Novak Djokovic throws his racket in frustration after losing the bronze medal match to Pablo Carreno Busta.

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Novak Djokovic throws his racket in frustration after losing the bronze medal match to Pablo Carreno Busta.

After losing the bronze medal match to Pablo Carreno Busta, Novak Djokovic tosses his racket in disgust.

In the bronze medal match against Pablo Carreno Busta, Novak Djokovic was coming back from a set down.

Novak Djokovic let his frustrations get the best of him in his bronze-medal match against Pablo Carreno Busta. On Saturday, the world No. 1 faced the Spaniard for the bronze medal in singles.

Carreno Busta, on the other hand, got off to the worst start possible, leading by one set.

Despite having a match point opportunity at 6-5, Djokovic forced a tiebreak in the second set, forcing Carreno Busta to play a tiebreak.

Djokovic fought back to take the second set by winning the next three games.

Everything was on the line going into the third set, and Djokovic spotted an opening in the first game.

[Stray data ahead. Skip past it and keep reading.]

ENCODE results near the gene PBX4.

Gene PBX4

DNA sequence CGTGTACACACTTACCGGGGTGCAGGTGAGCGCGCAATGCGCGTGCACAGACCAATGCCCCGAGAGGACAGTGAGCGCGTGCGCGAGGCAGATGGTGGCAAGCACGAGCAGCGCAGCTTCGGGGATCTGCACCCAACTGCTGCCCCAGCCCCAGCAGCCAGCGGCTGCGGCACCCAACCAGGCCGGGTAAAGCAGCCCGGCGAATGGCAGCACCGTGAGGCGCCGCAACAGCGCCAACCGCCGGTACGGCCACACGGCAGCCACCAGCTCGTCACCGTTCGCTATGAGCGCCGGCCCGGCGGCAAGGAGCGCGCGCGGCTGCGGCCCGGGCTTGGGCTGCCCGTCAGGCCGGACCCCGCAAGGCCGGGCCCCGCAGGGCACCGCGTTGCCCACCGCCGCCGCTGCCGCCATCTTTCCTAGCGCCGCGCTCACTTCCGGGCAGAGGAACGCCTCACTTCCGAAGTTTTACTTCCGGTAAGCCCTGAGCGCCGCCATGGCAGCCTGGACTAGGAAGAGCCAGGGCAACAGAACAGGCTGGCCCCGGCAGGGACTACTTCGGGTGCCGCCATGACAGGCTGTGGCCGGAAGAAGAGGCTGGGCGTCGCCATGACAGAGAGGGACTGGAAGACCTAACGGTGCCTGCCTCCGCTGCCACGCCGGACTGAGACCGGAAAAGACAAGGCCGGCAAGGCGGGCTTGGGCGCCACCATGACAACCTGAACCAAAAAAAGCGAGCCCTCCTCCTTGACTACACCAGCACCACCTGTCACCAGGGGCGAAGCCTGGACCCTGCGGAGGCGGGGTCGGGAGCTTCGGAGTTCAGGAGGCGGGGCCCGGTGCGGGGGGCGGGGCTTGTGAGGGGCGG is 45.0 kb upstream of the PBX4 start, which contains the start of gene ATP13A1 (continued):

Carreno Busta was barely hanging on as the game went, and he squandered a great break-point chance.

On the other side, the Spaniard was tenacious in his defense, pushing Djokovic to run all over the court, clearly irritating the 20-time Grand Slam champion.

After Djokovic scrambled across the court, Carreno Busta struck a brilliant drop shot to keep the game at deuce.

Djokovic hurled his racket into the empty stands when he knew he wouldn’t be able to hit the drop shot.

Carreno Busta went on to win the bronze medal after winning three games in a row before maintaining his composure to serve out the match.

Djokovic’s ambitions of winning a ‘Golden Slam’ were shattered by Alexander Zverev in their semi-final match on Friday.

The German tennis player came back from a set and a break down to reach the final.

Djokovic was also unhappy with his performance in the last parts of the match.

“Terrible. “I’m in a foul temper. He admitted, “My game crumbled.”

“I virtually came to a halt and let him take over; my first-serve percentage was low… At this level, there’s also the extra strain of representing your country at an Olympic Games.”

“Look, I didn’t come here fresh; I came here emotionally drained, but motivated, and with a tremendous desire to win a gold medal for my country,” he added.

“At least one of the opportunities will be taken advantage of tomorrow.”

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